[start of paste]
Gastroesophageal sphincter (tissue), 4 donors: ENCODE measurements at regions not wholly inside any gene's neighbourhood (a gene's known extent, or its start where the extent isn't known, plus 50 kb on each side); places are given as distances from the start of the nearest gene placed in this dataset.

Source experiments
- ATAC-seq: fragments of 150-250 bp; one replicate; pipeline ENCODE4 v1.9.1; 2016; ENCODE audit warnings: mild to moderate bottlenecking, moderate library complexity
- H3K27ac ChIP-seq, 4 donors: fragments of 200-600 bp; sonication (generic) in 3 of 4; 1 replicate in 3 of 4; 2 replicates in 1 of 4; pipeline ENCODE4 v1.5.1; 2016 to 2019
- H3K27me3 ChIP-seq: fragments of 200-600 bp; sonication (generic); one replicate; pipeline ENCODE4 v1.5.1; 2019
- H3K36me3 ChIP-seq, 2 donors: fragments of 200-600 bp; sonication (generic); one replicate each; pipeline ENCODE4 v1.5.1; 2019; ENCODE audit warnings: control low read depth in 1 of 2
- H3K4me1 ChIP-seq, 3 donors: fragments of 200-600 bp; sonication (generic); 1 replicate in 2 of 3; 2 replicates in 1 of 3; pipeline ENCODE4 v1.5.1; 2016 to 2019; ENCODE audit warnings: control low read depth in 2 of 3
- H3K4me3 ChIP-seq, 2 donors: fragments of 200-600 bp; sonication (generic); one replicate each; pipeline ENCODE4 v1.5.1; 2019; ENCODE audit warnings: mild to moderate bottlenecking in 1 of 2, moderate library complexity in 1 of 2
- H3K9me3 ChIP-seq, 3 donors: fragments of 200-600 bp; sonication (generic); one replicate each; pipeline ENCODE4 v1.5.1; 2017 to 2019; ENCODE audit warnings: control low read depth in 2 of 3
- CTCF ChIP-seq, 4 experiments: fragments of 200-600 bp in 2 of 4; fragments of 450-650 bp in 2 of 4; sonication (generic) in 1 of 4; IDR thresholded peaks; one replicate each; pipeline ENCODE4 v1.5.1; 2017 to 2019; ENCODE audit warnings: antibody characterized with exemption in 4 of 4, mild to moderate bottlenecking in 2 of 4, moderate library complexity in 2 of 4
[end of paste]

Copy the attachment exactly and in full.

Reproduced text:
Gastroesophageal sphincter (tissue), 4 donors: ENCODE measurements at regions not wholly inside any gene's neighbourhood (a gene's known extent, or its start where the extent isn't known, plus 50 kb on each side); places are given as distances from the start of the nearest gene placed in this dataset.

Source experiments
- ATAC-seq: fragments of 150-250 bp; one replicate; pipeline ENCODE4 v1.9.1; 2016; ENCODE audit warnings: mild to moderate bottlenecking, moderate library complexity
- H3K27ac ChIP-seq, 4 donors: fragments of 200-600 bp; sonication (generic) in 3 of 4; 1 replicate in 3 of 4; 2 replicates in 1 of 4; pipeline ENCODE4 v1.5.1; 2016 to 2019
- H3K27me3 ChIP-seq: fragments of 200-600 bp; sonication (generic); one replicate; pipeline ENCODE4 v1.5.1; 2019
- H3K36me3 ChIP-seq, 2 donors: fragments of 200-600 bp; sonication (generic); one replicate each; pipeline ENCODE4 v1.5.1; 2019; ENCODE audit warnings: control low read depth in 1 of 2
- H3K4me1 ChIP-seq, 3 donors: fragments of 200-600 bp; sonication (generic); 1 replicate in 2 of 3; 2 replicates in 1 of 3; pipeline ENCODE4 v1.5.1; 2016 to 2019; ENCODE audit warnings: control low read depth in 2 of 3
- H3K4me3 ChIP-seq, 2 donors: fragments of 200-600 bp; sonication (generic); one replicate each; pipeline ENCODE4 v1.5.1; 2019; ENCODE audit warnings: mild to moderate bottlenecking in 1 of 2, moderate library complexity in 1 of 2
- H3K9me3 ChIP-seq, 3 donors: fragments of 200-600 bp; sonication (generic); one replicate each; pipeline ENCODE4 v1.5.1; 2017 to 2019; ENCODE audit warnings: control low read depth in 2 of 3
- CTCF ChIP-seq, 4 experiments: fragments of 200-600 bp in 2 of 4; fragments of 450-650 bp in 2 of 4; sonication (generic) in 1 of 4; IDR thresholded peaks; one replicate each; pipeline ENCODE4 v1.5.1; 2017 to 2019; ENCODE audit warnings: antibody characterized with exemption in 4 of 4, mild to moderate bottlenecking in 2 of 4, moderate library complexity in 2 of 4